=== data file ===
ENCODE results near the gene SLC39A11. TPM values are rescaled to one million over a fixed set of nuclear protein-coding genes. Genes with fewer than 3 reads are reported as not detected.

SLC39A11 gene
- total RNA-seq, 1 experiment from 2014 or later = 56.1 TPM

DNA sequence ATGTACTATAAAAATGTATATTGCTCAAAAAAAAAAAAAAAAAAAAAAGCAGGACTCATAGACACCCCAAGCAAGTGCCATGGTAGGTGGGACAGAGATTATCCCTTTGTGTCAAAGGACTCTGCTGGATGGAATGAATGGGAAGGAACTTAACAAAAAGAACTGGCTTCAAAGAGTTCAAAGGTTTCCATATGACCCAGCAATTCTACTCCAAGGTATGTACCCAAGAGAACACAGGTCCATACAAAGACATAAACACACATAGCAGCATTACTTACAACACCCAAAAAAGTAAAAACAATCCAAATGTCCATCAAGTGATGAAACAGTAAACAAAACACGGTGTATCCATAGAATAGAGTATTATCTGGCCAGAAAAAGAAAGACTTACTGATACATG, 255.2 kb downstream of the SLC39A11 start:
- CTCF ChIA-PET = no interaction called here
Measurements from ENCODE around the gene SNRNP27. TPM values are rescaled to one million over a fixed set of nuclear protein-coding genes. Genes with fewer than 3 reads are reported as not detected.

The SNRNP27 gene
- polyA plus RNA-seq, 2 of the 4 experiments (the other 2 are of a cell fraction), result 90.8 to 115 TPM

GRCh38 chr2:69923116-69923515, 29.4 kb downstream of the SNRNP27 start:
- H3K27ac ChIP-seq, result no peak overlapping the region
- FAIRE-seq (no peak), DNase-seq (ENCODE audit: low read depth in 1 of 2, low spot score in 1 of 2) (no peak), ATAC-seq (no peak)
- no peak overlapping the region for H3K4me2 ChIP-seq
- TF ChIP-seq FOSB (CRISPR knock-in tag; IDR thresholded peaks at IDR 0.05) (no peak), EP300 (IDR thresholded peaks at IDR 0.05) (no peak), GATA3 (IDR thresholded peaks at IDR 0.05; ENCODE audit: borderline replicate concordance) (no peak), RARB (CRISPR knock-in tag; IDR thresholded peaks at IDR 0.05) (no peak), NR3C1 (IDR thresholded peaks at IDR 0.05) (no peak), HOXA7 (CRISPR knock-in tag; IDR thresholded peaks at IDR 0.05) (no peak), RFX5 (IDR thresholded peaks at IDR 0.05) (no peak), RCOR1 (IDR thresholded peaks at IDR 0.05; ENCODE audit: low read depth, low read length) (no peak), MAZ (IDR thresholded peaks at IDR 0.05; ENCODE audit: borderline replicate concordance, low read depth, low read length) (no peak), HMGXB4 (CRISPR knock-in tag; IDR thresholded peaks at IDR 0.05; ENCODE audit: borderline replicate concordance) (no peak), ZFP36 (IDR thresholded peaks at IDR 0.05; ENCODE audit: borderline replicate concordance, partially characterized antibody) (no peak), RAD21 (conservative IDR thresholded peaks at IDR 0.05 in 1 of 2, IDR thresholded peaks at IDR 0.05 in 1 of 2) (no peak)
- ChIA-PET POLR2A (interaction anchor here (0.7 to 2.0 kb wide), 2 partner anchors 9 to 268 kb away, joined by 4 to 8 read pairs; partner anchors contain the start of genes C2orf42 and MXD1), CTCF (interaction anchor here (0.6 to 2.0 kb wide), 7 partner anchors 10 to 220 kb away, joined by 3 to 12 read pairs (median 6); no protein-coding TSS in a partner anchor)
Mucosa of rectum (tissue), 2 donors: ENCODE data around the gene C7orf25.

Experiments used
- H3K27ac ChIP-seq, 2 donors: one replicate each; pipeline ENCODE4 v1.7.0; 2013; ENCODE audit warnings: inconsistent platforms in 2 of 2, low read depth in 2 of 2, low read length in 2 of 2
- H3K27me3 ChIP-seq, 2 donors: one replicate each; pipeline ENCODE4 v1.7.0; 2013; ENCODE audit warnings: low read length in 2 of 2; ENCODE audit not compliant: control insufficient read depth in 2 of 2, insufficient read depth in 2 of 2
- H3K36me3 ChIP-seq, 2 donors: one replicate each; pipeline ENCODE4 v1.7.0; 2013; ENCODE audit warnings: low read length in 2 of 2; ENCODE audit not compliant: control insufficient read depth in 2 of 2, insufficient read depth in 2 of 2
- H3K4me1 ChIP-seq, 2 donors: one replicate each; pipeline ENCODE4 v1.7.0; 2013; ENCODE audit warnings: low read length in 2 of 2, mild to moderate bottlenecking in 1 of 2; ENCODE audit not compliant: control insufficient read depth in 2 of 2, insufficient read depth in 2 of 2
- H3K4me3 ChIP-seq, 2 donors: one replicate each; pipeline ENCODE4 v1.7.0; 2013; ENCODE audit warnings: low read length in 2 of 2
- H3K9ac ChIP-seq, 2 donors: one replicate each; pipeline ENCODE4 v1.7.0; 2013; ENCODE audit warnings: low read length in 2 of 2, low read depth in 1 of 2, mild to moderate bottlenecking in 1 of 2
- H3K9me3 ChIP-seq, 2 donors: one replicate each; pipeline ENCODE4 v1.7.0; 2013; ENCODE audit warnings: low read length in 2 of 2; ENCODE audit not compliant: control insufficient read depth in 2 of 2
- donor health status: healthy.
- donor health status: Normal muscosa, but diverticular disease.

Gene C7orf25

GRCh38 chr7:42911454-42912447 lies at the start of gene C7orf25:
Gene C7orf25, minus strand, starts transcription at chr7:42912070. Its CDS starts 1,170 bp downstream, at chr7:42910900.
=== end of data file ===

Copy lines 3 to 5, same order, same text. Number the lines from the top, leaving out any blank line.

- total RNA-seq, 1 experiment from 2014 or later = 56.1 TPM

DNA sequence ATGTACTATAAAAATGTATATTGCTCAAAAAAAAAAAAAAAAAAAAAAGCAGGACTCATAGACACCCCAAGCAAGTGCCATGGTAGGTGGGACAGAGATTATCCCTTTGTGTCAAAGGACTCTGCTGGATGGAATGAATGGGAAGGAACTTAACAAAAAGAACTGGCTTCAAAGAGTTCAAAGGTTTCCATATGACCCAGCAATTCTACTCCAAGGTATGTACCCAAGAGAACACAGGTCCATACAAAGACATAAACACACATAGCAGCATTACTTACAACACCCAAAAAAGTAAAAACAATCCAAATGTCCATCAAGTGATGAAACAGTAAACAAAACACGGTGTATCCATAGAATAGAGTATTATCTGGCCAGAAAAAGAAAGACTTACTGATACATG, 255.2 kb downstream of the SLC39A11 start:
- CTCF ChIA-PET = no interaction called here